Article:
Can't connect right now! retry

add The News to homescreen

tap to bring up your browser menu and select 'Add to homescreen' to pin the The News web app

Got it!

add The News to homescreen

tap to bring up your browser menu and select 'Add to homescreen' to pin the The News web app

Got it!
November 22, 2017

Jailed children paying for the sins of others

November 22, 2017

Seventeen-year-old Sami Rehman, who matriculated last year with flying colours, is behind bars, thanks to a jirga of family elders seeking to settle a dispute between relatives.

When the police brought Sami in court for the hearing, all the family members who had been fighting with each other pleaded for releasing the boy.

“My relatives got into a dispute over property that later turned violent, so my family elders called a jirga to resolve the issue. They decided to nominate me as accused because the victim party had already lodged an FIR,” Sami told The News at an event organised at the Central Jail Karachi by the United Nations Office on Drugs and Crime (UNODC) on Tuesday.

“After matriculating I was quite excited to start college, but I’ve been locked up for the past six months,” the teenager lamented, expressing his concerns about his future. However, he is determined to continue his education after being freed. For the time being, he assists the police at the central prison’s Youthful Offenders Industrial School in everyday tasks.

Another teenage boy recounted his tale that started with a night out with friends, but ended with his imprisonment. Fourteen-year-old Taimoor Shah was returning home from Tariq Road on a motorbike when the police stopped him near Askari Park in PIB Colony and asked to see his driving licence.

When he failed to produce it, the police demanded Rs5,000 to let him go. When he failed to comply again, he was taken to the PIB police station and booked on charges of robbery and possession of an illegal weapon.

Taimoor said his father was a drug addict and suspected that maybe he was being punished for his father’s crimes. “I was threatened with being killed in a fake encounter to make me repeat in court the statement that the police had prepared for me.”

The boy used to work at a garments shop in Saddar’s Zainab Market. Once the sole breadwinner for his family, he has been locked up for the past 20 days. He wishes for his freedom, but does not have the faintest idea how to prove his innocence in court.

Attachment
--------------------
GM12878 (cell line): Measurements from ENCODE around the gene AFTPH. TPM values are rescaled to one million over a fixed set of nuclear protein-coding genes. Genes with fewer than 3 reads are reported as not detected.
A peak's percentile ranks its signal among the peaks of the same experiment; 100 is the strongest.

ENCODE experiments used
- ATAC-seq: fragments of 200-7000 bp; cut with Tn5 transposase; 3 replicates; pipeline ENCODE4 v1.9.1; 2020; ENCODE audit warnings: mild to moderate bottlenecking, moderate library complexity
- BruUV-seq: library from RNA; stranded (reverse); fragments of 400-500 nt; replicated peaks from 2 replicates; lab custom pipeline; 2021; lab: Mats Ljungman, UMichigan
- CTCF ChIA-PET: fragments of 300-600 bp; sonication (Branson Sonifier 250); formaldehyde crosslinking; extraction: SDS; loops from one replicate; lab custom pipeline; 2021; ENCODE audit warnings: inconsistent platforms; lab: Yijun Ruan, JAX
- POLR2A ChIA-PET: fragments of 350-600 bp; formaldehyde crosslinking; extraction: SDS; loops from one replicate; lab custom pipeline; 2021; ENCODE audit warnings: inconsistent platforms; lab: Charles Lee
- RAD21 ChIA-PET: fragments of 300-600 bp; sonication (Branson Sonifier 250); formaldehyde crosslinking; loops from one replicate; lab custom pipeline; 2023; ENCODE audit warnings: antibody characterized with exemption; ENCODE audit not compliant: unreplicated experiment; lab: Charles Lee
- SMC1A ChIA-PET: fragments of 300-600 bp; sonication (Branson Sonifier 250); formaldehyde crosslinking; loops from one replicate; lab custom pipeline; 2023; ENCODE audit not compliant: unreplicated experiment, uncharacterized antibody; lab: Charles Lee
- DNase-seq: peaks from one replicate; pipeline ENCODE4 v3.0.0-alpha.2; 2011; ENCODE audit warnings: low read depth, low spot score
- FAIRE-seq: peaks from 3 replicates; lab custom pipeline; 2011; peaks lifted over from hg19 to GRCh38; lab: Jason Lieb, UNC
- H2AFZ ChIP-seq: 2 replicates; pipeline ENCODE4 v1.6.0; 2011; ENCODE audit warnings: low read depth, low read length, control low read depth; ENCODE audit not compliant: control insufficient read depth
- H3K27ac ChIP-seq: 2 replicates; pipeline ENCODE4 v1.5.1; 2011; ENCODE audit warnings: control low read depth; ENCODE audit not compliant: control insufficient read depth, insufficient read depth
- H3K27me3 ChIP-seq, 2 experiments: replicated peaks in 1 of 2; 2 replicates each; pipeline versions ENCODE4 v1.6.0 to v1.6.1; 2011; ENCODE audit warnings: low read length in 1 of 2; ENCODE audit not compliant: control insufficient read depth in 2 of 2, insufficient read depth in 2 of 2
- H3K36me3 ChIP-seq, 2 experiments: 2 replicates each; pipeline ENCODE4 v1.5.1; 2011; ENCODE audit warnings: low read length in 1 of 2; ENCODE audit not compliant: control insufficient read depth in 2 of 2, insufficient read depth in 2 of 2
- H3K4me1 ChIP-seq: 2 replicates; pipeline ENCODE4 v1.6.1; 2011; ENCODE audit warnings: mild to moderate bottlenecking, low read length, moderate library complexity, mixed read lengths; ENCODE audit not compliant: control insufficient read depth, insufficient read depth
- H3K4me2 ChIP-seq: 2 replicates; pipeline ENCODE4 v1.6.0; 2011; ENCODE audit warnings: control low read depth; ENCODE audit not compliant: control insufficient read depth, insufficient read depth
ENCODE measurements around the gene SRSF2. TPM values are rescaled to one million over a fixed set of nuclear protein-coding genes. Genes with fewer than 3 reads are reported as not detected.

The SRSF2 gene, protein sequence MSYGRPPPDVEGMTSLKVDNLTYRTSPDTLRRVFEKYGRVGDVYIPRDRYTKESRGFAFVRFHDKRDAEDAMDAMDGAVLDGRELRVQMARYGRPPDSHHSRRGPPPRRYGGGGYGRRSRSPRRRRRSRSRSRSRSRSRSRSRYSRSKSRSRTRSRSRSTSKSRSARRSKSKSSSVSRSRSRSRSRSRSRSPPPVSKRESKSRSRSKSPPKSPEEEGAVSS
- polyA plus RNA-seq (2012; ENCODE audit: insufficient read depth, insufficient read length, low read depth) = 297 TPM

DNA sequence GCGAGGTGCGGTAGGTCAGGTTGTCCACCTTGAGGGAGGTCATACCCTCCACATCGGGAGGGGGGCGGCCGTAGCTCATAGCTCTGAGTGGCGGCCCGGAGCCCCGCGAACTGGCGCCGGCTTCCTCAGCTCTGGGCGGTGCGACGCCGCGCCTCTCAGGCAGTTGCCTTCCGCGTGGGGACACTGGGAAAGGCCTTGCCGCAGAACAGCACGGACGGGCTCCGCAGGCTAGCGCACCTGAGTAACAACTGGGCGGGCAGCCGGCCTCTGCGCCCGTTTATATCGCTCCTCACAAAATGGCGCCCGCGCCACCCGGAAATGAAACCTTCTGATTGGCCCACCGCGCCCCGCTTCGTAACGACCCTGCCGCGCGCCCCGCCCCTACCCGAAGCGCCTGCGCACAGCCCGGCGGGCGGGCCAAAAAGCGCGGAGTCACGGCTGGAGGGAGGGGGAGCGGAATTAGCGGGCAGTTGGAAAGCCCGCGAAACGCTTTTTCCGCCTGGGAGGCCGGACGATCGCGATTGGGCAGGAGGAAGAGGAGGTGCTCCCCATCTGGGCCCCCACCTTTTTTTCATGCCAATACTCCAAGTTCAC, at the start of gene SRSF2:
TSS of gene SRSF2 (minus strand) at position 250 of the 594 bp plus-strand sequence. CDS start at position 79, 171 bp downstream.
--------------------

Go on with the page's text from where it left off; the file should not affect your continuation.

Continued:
Zahid Ahmed, a police constable on duty at the Youthful Offenders Industrial School, said that 35 to 40 per cent of the imprisoned children were school or college students. “Criminals or blood relatives who commit crimes often use their children’s names to evade the police.”  

Goodwill ambassador

“It’s disheartening to see children imprisoned for petty crimes or drugs ruining the lives of young people. If I can help just one child out of prison or convince just one boy or girl to turn away from drugs, I’ll feel proud for making a difference,” said Shehzad Roy on accepting his two-year assignment as UNODC national goodwill ambassador.

Roy said the UNODC’s work was commendable in the fields of criminal justice, drug demand reduction and HIV/AIDS prevention. “These things are close to my heart, especially when children are concerned, and I give my all to my new role as goodwill ambassador for the UNODC Pakistan.”

Talking about teenaged offenders, the singer told The News that comprehensive legislation was needed for jailed children because court procedures took time. “Sometimes, the courts declare these children innocent, but they remain deprived of education and can’t shake off the stigma of being in prison after returning to society.”

He admitted that the UNODC Pakistan did not have a programme to arrange classes or send teachers to the Youthful Offenders Industrial School to teach the children who were enrolled at schools or colleges.

He said that majority of the children were involved in crimes because their families lived below the poverty line. “We can make some positive changes for the jailed children in collaboration with the judiciary and civil society through awareness.”

The UNODC has been working in Pakistan for the past 35 years with the country’s successive governments and NGOs to address the challenges relating to drugs and crimes.

The event was attended by representatives of the UNODC, Sindh’s home and health departments, the ministries of narcotics control and foreign affairs, the police and the judiciary, as well as diplomats.